Date: 01/21/2016


When Tamika Catchings was a little girl, she was sitting with her dad and noticed the scar on his leg. So she asked him, “Well, what happened to you?”

Harvey Catchings, a former NBA player, told her that he walked with Dr. Martin Luther King Jr. in Jackson, Mississippi, as a young teenager. Harvey had grown up in that southern city, and here were his neighbors gathered by the thousands to march with King. He was injured when the large throng of marchers swelled and he passed a parked car that had a broken piece of chrome sticking out. His own father wasn’t far behind and helped him move to the sidewalk and clean the wound.

It was a day that forever made a mark, inside and out.

“That was one of the most incredible things I’ve ever experienced,” Harvey said.

Tamika Catchings was just a little girl when she asked, but that story has stuck with her. It was made more poignant when the 10-time WNBA All-Star was the first woman to receive the Civil Rights Museum Legacy Award on Monday, Martin Luther King Jr. Day. That personal connection to an icon is now linked to all the work she has done with the platform basketball provided.

“I’m proud my dad stood up for what he believed in,” Catchings said, “stood up for all of us to have the opportunity to have freedom. We just take for granted that we can do all the things we get to do. I know we still face some injustice throughout.

“We’ve come a long way and we still have a way to go but, to know my dad was a part of that and hopefully I’ll be able to be a part of that as well, making this world a better place.”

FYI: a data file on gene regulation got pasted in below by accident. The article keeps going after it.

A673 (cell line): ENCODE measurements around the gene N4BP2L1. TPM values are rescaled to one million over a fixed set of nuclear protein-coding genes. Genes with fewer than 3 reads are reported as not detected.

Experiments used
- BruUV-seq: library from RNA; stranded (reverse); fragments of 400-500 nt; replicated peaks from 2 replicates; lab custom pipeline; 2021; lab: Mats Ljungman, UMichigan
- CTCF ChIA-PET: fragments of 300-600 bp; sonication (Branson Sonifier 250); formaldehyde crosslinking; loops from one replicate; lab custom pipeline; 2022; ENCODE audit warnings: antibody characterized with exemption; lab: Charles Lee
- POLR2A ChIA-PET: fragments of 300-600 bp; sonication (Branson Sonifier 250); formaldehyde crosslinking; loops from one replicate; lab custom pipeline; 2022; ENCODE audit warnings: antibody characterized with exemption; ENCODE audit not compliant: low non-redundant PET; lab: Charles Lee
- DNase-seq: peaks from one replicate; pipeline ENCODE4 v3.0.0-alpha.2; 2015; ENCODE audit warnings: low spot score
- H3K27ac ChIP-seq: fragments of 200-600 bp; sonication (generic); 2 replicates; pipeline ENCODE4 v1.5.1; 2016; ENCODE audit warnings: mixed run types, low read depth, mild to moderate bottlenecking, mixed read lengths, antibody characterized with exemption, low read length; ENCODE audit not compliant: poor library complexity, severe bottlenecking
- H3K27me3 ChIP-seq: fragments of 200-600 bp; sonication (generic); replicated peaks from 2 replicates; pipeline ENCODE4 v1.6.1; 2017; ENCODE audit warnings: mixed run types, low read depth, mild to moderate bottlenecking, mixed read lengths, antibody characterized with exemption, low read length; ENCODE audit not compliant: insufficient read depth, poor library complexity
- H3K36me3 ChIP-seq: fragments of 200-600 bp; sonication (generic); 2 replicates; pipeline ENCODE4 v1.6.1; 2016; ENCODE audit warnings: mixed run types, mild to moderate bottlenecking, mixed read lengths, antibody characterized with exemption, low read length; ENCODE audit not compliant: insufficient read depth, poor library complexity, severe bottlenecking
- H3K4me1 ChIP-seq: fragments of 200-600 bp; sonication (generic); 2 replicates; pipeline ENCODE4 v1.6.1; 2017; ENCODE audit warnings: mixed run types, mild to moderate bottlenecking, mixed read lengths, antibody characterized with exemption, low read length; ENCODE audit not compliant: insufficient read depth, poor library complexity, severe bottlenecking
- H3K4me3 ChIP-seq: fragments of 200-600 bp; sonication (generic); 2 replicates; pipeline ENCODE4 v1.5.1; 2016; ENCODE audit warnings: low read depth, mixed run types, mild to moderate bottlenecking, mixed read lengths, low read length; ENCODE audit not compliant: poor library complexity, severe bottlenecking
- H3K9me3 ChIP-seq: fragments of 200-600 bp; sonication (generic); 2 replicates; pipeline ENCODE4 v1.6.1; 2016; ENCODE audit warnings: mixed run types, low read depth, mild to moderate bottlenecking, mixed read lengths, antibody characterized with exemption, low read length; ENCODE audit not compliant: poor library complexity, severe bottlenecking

Sports and change have gone hand in hand, whether you look back to Jackie Robinson breaking baseball’s color barrier or to the Miami Heat wearing hooded sweatshirts to¬†protest the death of Trayvon Martin. Catchings, who will play her last WNBA season this summer for the Indiana Fever team that drafted her, feels like sports and social justice are a natural fit.

“I feel like when you look at the sports world, that’s what people relate to. I can’t relate to a lawyer, you have to study and pass the bar, there are a lot of professions I can’t relate to. When you look at sports though, everybody can buy a ball … Sports is definitely the arena that you can relate to.”

The award is likely the first of many to come Catchings’ way this year. Her story is so relatable — born into an athletic family, a child whose hearing difficulty made her feel isolated, who found her sense of belonging through team sports like soccer and basketball. She has now played in Korea, Turkey, Moscow and Poland, places where her lip-reading skills don’t get her too far.

“Yes, but basketball is a universal language,” Catchings said.

It’s hard to find a woman who has generated as much good will during her career as Catchings. She has been incredible in the greater Indianapolis community and has been candid and available in a sport that doesn’t always get a lot of attention.

Her dad, whose parents owned a grocery school on the corner of Dalton and Lynch in Jackson, said it wasn’t easy to grow up as a black child in that era, but that his parents insulated their children from the worst of it. And now, his daughter’s award brings things full circle.

“Just thinking about it, that’s an incredible feat for all the things that she has done,” her father said. “This is my daughter and she’s made an impact. I’m just proud of her.”

Soon, Tamika Catchings will pivot to her personal postgame, but she’s ready for that, too.

“Just being able to go out on your own terms and not be forced out and, Lord willing, injury free … I’m excited about what comes next,” Catchings said. “I think even more so after being a part of this weekend and celebrating Martin Luther King’s legacy.

“I look at, what am I going to do next? What legacy will I leave on the court? What legacy will I leave off the court, but more so, continuing the legacy into what I do next.”

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